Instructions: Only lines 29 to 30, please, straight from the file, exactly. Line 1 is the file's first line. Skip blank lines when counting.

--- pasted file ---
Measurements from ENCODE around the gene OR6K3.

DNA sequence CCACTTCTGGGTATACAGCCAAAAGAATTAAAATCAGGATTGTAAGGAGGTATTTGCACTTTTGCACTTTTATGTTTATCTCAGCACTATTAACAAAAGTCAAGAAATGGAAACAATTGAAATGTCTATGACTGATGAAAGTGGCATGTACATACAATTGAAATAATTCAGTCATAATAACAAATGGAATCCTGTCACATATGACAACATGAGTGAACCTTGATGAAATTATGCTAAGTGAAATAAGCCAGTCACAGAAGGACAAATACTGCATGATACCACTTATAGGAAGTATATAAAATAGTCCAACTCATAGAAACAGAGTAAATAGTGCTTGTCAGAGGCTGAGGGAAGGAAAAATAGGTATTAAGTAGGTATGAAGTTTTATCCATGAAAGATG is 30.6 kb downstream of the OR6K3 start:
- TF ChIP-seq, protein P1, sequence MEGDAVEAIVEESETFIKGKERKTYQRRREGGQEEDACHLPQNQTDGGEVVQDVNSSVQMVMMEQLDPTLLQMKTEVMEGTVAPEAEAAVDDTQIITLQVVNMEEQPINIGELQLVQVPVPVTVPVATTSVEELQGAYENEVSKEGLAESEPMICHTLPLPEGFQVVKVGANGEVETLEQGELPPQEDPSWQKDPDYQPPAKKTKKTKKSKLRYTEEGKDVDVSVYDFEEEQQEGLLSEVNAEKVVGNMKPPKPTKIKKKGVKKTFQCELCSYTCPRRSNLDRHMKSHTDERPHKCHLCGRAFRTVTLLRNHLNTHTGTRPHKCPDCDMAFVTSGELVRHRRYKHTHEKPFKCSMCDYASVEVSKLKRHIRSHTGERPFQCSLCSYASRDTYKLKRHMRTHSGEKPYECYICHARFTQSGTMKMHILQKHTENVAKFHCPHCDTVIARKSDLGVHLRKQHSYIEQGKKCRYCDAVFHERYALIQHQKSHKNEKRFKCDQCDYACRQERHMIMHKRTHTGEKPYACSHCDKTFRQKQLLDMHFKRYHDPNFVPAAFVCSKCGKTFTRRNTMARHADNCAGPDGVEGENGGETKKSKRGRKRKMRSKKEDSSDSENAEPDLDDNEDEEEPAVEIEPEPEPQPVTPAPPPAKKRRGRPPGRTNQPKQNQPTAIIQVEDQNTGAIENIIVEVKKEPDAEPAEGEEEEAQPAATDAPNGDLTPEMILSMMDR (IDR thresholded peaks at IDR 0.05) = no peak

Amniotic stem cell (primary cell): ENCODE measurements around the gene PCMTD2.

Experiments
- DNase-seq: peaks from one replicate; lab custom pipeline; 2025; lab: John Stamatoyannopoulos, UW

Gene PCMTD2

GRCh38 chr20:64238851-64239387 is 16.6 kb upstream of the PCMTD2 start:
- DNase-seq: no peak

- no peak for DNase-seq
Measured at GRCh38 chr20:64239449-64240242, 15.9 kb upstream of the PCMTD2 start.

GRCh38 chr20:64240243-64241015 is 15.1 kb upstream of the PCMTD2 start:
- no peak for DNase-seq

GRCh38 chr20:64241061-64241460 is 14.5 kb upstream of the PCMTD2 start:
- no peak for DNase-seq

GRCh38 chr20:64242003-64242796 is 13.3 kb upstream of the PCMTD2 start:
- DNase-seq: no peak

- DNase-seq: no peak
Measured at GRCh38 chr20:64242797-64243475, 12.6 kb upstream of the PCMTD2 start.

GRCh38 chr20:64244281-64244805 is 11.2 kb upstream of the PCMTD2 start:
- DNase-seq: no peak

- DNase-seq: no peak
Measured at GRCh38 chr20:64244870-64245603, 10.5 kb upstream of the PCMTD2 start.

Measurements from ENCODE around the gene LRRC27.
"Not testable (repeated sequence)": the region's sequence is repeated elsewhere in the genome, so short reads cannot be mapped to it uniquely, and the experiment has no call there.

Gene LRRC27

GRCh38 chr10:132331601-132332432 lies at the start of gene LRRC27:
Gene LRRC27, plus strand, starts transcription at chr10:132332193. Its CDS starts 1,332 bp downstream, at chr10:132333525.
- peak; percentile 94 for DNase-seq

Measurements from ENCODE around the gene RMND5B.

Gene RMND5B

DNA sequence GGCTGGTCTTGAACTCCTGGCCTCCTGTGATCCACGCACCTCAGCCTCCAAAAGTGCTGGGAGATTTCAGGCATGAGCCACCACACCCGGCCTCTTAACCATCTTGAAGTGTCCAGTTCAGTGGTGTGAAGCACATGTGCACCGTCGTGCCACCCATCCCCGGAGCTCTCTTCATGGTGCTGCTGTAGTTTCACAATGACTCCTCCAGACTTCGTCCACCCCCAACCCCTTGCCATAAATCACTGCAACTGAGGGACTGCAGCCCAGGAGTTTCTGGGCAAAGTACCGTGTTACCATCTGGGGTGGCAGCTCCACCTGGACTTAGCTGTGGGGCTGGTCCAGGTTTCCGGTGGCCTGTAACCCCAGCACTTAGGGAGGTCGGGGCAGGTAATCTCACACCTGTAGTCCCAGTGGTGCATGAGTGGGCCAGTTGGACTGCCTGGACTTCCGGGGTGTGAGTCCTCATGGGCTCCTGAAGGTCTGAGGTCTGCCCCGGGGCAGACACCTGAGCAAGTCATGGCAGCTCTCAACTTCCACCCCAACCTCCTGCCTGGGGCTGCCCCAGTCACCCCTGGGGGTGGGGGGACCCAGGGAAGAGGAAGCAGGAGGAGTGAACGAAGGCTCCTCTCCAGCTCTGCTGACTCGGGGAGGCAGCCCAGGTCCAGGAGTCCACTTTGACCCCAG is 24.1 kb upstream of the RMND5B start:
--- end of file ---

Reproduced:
- peak; percentile 94 for DNase-seq

Measurements from ENCODE around the gene RMND5B.